Using automation and artificial intelligence (AI) security tools cut the average cost of Australian data breaches by $2.14 million and helped companies complete data breach investigations nearly 4 months faster, according to a newly released analysis.
The average Australian data breach costs 32 per cent more now than it did five years ago – an average of $4.03 million per incident – Australian figures from the IBM-Ponemon Institute 2023 Cost of a Data Breach Report confirmed, with detection and escalation costs averaging $1.68 million (42 per cent) of that total.
Although past investment in AI and security automation were most closely correlated with the ability to resolve a data breach more quickly, the research – which analysed data breaches at 553 organisations globally between March 2022 and March 2023 – also found that only 51 per cent of businesses increased their security investments after a data breach.
By contrast, 57 per cent said they would pass on the costs of the incidents to consumers – confirming that many companies still prefer to pass the buck than to meaningfully improve their security architecture, even though buying contemporary security tools not only slashed overall breach costs but cut the average data breach lifecycle by 117 days – from 342 days to 225 days.
Australian companies benefited more from adopting AI-based security automation than their global peers, who only saw an average reduction of 108 days.
With robust and effective tools now widely available to help companies improve their security, IBM Security Asia Pacific chief technology officer Chris Hockings said, the industry is this year “reaching a tipping point in the maturity curve for AI in security operations.”
Enterprise-grade AI capabilities “can be trusted and automatically acted upon via orchestrated response,” Hockings explained, noting that “in addition to reducing the time to identify and contain a data breach, the extensive use of security AI and automation is also a crucial factor in delivering significant cost savings to breached organisations in Australia.”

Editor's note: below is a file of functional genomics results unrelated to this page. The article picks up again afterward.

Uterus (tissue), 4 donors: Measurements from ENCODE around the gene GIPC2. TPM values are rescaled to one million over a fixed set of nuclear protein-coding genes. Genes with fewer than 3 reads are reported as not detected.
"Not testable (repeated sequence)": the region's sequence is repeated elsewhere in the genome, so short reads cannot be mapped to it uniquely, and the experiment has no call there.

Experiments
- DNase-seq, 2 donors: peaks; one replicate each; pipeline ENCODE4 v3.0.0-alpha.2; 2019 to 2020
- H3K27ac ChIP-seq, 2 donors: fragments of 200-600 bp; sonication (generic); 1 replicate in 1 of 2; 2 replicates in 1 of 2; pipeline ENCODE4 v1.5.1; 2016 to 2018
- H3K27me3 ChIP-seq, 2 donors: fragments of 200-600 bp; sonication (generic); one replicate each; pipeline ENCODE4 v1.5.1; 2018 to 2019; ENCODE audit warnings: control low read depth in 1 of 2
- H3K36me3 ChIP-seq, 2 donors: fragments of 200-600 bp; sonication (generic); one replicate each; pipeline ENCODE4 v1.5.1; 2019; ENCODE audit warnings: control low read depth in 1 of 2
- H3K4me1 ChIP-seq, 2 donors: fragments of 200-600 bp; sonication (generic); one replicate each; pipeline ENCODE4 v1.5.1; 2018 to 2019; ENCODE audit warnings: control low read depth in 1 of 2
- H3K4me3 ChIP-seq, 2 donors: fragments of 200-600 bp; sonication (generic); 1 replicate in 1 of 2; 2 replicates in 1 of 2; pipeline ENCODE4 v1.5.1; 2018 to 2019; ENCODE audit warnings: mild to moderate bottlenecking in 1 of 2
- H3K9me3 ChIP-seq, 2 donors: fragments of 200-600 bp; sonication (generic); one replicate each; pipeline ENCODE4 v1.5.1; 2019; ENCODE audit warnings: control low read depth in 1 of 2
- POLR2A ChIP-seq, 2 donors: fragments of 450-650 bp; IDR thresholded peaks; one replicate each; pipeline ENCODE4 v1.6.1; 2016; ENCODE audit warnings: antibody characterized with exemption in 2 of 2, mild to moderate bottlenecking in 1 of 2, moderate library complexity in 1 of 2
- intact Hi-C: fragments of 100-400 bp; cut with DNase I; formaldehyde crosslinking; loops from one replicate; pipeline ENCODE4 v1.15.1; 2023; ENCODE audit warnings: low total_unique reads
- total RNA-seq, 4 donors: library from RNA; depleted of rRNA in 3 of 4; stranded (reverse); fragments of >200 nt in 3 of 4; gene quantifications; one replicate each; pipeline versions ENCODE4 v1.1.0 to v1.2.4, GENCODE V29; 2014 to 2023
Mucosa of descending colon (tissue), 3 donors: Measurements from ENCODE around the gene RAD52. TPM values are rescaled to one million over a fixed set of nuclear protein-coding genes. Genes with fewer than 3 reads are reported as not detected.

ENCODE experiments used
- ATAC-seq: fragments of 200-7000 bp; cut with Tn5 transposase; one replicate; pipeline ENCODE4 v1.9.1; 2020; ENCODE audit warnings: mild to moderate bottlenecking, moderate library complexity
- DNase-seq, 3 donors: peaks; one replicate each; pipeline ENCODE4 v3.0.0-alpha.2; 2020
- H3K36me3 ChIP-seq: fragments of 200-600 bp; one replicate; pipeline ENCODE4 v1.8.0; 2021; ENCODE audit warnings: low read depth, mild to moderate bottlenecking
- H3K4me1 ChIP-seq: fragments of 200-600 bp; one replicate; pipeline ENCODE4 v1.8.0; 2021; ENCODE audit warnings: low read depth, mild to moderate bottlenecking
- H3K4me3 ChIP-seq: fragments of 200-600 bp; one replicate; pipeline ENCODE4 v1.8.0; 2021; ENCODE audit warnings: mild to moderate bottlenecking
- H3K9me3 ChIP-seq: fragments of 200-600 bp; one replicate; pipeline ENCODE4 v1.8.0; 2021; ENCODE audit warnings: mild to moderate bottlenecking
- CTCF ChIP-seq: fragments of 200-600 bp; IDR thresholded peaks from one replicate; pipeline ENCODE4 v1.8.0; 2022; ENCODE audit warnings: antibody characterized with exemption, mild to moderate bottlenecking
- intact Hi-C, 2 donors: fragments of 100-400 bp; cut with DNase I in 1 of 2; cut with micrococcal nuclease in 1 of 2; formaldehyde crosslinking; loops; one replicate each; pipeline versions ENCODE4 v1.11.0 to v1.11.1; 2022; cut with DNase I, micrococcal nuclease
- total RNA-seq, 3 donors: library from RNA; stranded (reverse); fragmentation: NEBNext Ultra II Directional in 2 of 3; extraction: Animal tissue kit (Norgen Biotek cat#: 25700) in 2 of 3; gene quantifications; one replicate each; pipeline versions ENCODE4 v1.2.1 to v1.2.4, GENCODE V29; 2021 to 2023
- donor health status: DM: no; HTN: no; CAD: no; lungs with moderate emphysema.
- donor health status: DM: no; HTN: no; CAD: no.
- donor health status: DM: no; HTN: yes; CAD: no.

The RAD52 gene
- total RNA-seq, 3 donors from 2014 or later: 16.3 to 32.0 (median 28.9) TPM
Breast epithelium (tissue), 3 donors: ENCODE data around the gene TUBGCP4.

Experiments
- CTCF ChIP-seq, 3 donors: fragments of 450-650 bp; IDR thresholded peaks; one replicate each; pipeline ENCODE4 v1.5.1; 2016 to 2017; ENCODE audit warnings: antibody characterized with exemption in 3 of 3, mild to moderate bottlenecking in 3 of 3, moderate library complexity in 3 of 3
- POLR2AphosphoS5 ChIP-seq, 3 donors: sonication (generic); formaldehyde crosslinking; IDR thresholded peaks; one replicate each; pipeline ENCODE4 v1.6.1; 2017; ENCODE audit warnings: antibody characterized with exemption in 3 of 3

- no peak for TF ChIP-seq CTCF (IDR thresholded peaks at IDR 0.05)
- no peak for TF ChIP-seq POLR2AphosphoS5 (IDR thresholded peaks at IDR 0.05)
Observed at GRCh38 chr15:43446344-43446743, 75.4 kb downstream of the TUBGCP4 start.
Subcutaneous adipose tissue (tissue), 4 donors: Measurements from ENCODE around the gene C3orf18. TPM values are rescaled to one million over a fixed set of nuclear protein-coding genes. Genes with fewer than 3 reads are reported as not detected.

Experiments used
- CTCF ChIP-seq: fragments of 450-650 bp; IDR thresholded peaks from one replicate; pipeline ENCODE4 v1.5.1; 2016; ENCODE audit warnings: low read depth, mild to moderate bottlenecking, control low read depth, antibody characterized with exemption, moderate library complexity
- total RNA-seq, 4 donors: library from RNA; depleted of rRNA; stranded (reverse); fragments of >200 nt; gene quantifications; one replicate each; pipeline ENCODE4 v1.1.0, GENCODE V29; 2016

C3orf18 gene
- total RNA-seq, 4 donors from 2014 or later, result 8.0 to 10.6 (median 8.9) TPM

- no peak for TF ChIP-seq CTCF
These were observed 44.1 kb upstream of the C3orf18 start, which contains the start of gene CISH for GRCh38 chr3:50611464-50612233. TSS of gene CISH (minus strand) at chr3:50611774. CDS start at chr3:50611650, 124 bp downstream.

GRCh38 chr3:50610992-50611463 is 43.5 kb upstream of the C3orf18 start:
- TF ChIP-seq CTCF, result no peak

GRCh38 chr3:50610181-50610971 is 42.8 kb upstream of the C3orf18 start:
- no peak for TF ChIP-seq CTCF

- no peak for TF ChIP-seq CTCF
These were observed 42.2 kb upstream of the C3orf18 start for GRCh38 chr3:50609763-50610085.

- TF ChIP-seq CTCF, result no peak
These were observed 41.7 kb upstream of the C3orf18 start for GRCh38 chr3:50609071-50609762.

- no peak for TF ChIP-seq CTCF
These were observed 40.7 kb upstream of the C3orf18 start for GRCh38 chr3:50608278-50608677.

Measuring the full impact
That impact has been acutely felt by companies such as Latitude Financial, which recently revealed that its March data breach – which saw the compromise of up to 14 million customers’ driver licence, passport, and Medicare numbers, financial details, and other details – had cost the company $75.9 million.
That included $11.8 million spent on containing and remediating the attack and $53 million in direct costs, including replacing the IDs of affected customers – which consumed 80 per cent of the overall costs – as well as technology, legal, and professional fees.
The incident – which the company called “a material set back to volumes and margins” during its half-year investor presentation in mid-August – occurred after a cyber criminal obtained privileged access credentials that were normally used by a third-party vendor to access Latitude’s systems.
Normal business operations, such as signing up new customers and collecting outstanding debts, were paused as the company spent up to six weeks to restore regular business operations with the help of external cyber security experts, federal regulators, the Australian Federal Police, and others.
Latitude is still counting the cost of the breach, with managing director and CEO Bob Belan admitting in May that the company still faces unknown regulatory fines, class action liabilities, and costs to improve its systems in the future.
With 52 Australian financial-sector data breaches reported during the second half of 2022 – and 344 others across other industries – the collective cost of these breaches has been considerable.
Australian financial services, technology and education companies had the most expensive data breaches, the IBM-Ponemon analysis found, with average costs of $5.56 million, $5.06 million, and $4.61 million, respectively.
The potential costs of any breach – which, as Latitude found, keep piling up long after the business is back up and running – strengthen the already robust case for investing in AI-powered security automation, IBM’s Hocking said.
Reducing these costs by embracing AI and automation “will unlock tangible benefits for speed and efficiency,” he explained, “which are desperately needed in today’s business landscape – where early detection and fast response can significantly reduce the impact and losses from breaches.”